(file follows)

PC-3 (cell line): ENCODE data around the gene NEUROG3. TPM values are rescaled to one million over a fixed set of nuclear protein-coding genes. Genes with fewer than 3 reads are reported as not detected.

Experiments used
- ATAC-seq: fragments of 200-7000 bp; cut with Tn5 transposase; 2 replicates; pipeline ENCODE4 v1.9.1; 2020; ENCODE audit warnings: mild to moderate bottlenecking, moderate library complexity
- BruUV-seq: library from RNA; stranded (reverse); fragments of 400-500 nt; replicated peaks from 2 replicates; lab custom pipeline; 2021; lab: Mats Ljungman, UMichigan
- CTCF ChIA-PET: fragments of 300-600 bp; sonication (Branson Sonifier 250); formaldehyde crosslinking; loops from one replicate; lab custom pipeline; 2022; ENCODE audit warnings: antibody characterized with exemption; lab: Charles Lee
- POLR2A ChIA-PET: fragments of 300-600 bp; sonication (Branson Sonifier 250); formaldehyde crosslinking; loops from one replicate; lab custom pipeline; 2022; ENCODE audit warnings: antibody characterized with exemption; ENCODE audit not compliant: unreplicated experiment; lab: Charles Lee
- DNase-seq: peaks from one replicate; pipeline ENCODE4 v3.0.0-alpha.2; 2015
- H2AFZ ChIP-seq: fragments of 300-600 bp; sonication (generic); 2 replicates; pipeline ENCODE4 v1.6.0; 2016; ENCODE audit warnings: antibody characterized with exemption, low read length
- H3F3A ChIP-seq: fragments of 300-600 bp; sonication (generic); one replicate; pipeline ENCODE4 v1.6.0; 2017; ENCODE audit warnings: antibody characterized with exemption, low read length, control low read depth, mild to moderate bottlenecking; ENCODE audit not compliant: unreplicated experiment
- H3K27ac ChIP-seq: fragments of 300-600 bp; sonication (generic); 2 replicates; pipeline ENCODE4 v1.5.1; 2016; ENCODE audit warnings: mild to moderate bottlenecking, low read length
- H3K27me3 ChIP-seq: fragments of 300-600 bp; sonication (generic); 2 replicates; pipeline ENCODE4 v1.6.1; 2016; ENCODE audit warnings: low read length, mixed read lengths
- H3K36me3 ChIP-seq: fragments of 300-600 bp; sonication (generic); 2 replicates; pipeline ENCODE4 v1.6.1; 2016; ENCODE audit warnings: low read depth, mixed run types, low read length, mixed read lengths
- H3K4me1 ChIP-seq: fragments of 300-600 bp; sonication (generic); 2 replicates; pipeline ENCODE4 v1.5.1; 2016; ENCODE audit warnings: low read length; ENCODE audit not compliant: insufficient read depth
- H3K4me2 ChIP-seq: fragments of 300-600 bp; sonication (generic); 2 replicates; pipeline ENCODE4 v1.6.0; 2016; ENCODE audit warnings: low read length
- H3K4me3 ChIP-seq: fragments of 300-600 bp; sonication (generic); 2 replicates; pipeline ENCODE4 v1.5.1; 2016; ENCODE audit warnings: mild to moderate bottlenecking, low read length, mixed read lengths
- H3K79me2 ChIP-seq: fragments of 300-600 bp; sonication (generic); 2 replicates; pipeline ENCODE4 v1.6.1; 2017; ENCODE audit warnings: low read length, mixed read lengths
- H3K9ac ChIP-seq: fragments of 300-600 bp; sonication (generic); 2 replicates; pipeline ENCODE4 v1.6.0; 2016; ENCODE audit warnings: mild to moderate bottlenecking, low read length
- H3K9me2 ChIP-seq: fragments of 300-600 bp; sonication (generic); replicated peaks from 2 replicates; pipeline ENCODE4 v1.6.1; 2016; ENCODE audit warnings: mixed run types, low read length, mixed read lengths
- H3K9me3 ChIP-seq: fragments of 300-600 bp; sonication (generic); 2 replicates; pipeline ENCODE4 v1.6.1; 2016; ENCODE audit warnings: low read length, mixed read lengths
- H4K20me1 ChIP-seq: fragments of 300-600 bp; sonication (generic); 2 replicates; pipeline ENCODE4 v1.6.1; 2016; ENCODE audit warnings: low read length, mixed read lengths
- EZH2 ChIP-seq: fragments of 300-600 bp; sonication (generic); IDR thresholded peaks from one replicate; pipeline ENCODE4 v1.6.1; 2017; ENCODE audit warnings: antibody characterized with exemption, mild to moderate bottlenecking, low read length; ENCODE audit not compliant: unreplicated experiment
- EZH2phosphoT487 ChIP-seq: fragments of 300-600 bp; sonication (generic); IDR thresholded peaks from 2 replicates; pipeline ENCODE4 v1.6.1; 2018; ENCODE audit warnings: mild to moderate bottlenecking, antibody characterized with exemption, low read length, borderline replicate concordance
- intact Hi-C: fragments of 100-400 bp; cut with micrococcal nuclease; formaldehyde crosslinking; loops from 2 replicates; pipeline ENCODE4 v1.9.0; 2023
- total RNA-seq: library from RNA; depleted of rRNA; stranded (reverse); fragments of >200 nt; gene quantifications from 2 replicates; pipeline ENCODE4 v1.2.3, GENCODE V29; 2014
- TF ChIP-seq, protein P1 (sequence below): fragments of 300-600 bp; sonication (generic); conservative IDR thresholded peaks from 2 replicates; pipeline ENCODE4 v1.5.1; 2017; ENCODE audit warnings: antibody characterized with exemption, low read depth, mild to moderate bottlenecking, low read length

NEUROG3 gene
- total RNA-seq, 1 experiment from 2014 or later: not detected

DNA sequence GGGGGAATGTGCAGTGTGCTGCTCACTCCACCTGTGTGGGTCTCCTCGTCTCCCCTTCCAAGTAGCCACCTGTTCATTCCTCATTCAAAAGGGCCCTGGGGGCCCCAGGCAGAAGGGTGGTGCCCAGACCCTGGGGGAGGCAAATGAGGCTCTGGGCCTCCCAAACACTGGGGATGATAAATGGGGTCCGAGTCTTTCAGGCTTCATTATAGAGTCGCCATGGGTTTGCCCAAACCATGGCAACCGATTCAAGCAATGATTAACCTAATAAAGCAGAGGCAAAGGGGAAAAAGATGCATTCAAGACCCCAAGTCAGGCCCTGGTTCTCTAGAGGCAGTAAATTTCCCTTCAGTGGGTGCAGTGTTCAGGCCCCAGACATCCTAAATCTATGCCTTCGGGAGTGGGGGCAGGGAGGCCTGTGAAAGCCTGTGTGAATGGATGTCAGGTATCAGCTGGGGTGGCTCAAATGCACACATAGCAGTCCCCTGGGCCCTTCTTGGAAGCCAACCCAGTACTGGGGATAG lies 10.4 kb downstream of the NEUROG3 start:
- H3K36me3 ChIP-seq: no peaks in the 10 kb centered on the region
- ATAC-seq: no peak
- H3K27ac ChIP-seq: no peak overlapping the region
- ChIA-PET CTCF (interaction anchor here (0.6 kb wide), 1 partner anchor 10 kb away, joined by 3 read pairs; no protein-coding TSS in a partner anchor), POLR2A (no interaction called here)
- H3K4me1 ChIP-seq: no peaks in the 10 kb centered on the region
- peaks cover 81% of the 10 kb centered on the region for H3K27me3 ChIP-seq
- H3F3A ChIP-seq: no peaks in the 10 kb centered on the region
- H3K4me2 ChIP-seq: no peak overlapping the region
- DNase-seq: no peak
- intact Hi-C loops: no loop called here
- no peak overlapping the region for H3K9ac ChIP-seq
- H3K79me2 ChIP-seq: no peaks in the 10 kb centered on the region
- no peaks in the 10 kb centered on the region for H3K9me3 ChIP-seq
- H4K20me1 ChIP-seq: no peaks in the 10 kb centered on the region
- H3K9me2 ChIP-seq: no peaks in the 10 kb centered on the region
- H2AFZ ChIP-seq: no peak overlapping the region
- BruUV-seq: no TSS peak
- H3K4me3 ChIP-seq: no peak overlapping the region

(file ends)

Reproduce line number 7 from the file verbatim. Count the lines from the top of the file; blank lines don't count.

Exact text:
- DNase-seq: peaks from one replicate; pipeline ENCODE4 v3.0.0-alpha.2; 2015